Legislator vows to continue homeless subsidy push

By

Assemblyman Andrew Hevesi

A bill that may have started to chip away at New York’s homelessness problem stalled in the Republican-dominated state Senate, where legislators weren’t as familiar with “the severity of the crisis,” or didn’t fully appreciate how it could help their districts, according to the bill’s lead sponsor.

The Home Stability Support bill, proposed by Assemblyman Andrew Hevesi of Queens, would have offered rental assistance to help bridge the gap between public assistance subsidies and the actual market rate for an apartment.

“I take responsibility for not doing my complete due diligence with the Senate,” he said recently. “That’s why we weren’t able to get it through this year and I’m not going to make the same mistake again.” Hevesi plans to reintroduce the bill next year.

While New York City’s homeless shelter population has grown to more than 60,000, the city and state have sparred – in subtle and not-so-subtle ways – to address the problem. New York City Mayor Bill de Blasio’s administration has pledged to build or preserve 200,000 units of affordable housing over a 10-year period and proposed a plan to open 90 additional homeless shelters over the next five years. Meanwhile, the state has committed to building 20,000 units of supportive housing over the next 15 years, the first 6,000 units of which have been funded in this year’s state budget.

The proposed bill was aimed at helping those who were pushed into homelessness by the high price of living in New York. The monthly shelter allowance – a payment to help low-income New Yorkers pay for a place to live – is $215 for a single adult, far below the $1,352 monthly fair market value of a studio apartment in the New York metro area, as determined by the U.S. Department of Housing and Urban Development. The inability to find housing on that subsidy has been blamed not just for homelessness, but the growth of so-called “three-quarter” houses. Those houses may have cramped living conditions, building code violations and – in the most egregious cases – generate fraudulent kickbacks to unscrupulous landlords.

Under Hevesi’s proposal, state subsidies would pay up to 85 percent of the fair market rent, while local governments have the option of paying the remaining amount. In New York City, the plan would cost the government $11,224 per year for a family of three, as opposed to $38,460 for shelter placement, according to the plan’s backers.

The bill was initially estimated to cost $450 million in state and federal dollars, but Hevesi said that the uncertainty of federal support led legislators to propose budgeting $300 million in state money, released over five years. Without those subsidies, Hevesi predicted homelessness would continue to exist at crisis levels.

A state Senate GOP spokesman did not return a request for comment.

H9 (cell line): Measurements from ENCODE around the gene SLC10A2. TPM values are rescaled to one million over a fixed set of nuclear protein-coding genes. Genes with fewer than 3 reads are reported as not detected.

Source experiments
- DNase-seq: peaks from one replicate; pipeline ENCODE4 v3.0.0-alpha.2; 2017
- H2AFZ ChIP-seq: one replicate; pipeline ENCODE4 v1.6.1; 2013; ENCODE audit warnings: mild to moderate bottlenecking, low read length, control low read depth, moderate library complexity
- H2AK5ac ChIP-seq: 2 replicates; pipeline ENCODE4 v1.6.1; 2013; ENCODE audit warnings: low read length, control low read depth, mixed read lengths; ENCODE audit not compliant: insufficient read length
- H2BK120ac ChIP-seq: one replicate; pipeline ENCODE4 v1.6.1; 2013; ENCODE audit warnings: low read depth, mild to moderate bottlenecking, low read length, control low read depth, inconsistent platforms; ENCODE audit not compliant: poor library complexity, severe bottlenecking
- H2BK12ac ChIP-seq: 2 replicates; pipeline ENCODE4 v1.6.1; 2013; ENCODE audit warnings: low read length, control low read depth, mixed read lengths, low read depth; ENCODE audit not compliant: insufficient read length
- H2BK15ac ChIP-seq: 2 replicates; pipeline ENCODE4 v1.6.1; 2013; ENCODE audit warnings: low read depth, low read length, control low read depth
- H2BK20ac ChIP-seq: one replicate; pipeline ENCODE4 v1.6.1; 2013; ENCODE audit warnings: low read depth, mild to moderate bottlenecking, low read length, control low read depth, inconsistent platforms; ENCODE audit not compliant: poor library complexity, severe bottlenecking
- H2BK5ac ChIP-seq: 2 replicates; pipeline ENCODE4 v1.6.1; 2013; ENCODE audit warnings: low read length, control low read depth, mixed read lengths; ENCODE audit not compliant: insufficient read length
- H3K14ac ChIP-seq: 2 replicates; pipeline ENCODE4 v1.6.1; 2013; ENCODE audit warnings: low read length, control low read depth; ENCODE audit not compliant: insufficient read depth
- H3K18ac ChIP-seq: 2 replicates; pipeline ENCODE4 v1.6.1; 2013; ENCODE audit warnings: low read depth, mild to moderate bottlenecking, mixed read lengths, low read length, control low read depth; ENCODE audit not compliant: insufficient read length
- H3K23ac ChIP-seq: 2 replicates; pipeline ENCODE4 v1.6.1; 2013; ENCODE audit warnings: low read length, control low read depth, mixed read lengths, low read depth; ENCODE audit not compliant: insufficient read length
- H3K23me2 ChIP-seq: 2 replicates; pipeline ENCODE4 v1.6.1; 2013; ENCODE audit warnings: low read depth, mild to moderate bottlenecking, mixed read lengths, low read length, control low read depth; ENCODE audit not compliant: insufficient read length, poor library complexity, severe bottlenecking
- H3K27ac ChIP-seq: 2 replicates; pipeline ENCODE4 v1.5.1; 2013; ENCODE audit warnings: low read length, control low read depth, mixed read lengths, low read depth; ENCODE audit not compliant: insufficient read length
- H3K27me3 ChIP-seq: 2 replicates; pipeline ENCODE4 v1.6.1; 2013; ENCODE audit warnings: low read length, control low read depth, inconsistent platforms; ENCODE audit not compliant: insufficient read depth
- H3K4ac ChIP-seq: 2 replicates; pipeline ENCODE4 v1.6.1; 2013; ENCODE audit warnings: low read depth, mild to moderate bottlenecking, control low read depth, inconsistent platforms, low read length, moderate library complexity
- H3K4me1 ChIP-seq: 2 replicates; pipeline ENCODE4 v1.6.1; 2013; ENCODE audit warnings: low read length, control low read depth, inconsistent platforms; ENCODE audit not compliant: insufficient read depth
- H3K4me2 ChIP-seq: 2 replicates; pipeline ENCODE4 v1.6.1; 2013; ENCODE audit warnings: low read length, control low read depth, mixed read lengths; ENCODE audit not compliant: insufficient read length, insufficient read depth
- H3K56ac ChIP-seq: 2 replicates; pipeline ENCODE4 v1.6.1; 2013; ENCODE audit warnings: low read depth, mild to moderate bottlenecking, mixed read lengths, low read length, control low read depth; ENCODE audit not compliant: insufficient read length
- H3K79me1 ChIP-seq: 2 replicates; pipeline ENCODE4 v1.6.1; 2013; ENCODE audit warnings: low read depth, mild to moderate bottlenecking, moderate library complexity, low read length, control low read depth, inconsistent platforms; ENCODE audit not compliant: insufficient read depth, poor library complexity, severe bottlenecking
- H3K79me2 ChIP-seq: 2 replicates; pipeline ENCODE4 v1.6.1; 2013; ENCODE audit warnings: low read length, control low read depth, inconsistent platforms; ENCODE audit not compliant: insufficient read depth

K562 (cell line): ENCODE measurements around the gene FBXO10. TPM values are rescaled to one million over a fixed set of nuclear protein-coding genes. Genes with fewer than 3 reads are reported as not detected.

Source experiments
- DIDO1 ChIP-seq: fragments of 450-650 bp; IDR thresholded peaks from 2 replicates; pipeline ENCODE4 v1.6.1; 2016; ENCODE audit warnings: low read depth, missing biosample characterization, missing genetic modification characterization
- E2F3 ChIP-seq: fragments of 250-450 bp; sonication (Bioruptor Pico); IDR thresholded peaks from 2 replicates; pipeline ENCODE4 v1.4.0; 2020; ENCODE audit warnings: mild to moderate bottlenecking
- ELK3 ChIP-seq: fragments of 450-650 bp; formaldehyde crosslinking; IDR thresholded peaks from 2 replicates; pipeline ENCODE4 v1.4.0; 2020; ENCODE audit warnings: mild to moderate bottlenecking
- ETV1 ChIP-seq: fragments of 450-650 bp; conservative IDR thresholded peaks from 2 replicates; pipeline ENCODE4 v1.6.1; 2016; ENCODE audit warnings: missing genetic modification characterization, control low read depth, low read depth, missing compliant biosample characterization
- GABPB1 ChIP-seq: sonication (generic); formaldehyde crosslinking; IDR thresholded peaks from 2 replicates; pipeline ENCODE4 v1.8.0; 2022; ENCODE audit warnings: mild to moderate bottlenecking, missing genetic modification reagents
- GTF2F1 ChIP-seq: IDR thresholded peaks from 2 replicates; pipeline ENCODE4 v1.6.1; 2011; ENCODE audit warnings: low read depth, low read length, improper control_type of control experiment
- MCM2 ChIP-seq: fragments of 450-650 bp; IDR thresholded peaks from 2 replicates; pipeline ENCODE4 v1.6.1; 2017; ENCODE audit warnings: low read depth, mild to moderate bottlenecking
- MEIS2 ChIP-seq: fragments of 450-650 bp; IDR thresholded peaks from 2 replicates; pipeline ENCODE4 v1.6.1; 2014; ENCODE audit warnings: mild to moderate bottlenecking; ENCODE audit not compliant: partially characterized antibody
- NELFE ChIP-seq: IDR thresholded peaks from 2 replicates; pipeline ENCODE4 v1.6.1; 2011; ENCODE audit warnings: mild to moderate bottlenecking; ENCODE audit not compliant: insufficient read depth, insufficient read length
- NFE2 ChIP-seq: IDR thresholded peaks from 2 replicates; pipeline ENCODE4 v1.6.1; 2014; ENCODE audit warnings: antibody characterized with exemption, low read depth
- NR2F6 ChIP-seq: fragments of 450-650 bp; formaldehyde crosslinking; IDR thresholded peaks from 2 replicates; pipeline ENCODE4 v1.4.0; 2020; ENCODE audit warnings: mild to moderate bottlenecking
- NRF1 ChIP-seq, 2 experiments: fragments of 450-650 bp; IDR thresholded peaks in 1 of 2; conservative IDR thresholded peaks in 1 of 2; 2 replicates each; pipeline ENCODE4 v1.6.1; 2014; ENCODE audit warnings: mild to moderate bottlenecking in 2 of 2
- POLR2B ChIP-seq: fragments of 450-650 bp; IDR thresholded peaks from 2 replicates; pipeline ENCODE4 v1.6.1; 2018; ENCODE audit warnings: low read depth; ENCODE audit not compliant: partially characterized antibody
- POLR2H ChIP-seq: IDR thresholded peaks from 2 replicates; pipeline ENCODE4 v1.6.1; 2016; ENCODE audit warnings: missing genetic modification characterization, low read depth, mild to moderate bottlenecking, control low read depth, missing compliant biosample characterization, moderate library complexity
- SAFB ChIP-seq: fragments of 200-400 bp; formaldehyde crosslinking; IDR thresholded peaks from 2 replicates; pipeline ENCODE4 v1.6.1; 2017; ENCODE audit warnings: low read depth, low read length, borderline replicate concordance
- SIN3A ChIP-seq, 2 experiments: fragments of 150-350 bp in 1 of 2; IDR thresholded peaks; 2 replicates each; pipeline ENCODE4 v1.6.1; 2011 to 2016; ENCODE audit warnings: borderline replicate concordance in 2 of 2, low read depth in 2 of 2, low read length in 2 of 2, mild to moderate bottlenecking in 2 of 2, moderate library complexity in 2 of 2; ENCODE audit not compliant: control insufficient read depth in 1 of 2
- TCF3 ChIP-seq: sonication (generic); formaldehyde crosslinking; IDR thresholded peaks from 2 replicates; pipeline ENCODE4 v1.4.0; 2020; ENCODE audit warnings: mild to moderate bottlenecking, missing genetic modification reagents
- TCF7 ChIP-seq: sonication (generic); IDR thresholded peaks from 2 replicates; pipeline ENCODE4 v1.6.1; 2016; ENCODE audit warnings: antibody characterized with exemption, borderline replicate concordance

Hevesi said he will spend the six months before the next legislative session reaching out to state Senators, particularly Republicans. Asked whether he could keep the debates free of the political wrangling that nearly led to a temporary lapse of de Blasio’s control over city schools, Hevesi said the issue transcended the five boroughs.

“Mayoral control has absolutely no resonance outside of New York City. It’s completely irrelevant,” he said. “The homeless crisis is in everybody’s district statewide.”

The bill had been embraced by de Blasio, advocates for the homeless, members of the state Senate's Independent Democratic Conference and the Rent Stabilization Association, a trade group representing landlords. More than a dozen New York City Council members also backed a nonbinding resolution to Albany supporting the bill.

Rachel Fee, executive director of the New York Housing Conference, said she was disappointed the bill wasn’t funded, but said the governor’s housing plan – which included $2.7 billion for affordable housing in the state budget – marked a victory. The organization is waiting to see what happens with proposed federal budget cuts for the U.S. Department of Housing and Urban Development that could lead to about $1 billion in losses for the state, potentially affecting Community Development Block Grants, Section 8 vouchers and public housing.

“Exactly which specific programs will receive a hit – and also the severity of the impact to tenants – is what we’re waiting to see, and also what we’re advocating against,” she said. “There is a real threat of cuts to HUD programs resulting in an increase in homelessness in New York.”

The organization is also lobbying against the reduction of the Low-Income Housing Tax Credit, that has helped finance thousands of affordable residential units statewide.

A significant percentage of young people who age out of foster care become homeless so another bill, proposed by Hevesi in the Assembly and by fellow Queens Democrat Tony Avella in the state Senate, would have doubled their monthly subsidy to $600. In a 2015 study of youths leaving the foster care system to live independently, 20 percent stayed in a family shelter, 7.6 percent in a single adult shelter and 14.7 percent had a jail stay within six years. Though their bill was also not passed this session, both houses of the state Legislature passed a bill that expands the scope of who can be named a legal guardian of a foster child to include some unrelated people who have a positive relationship with the child.

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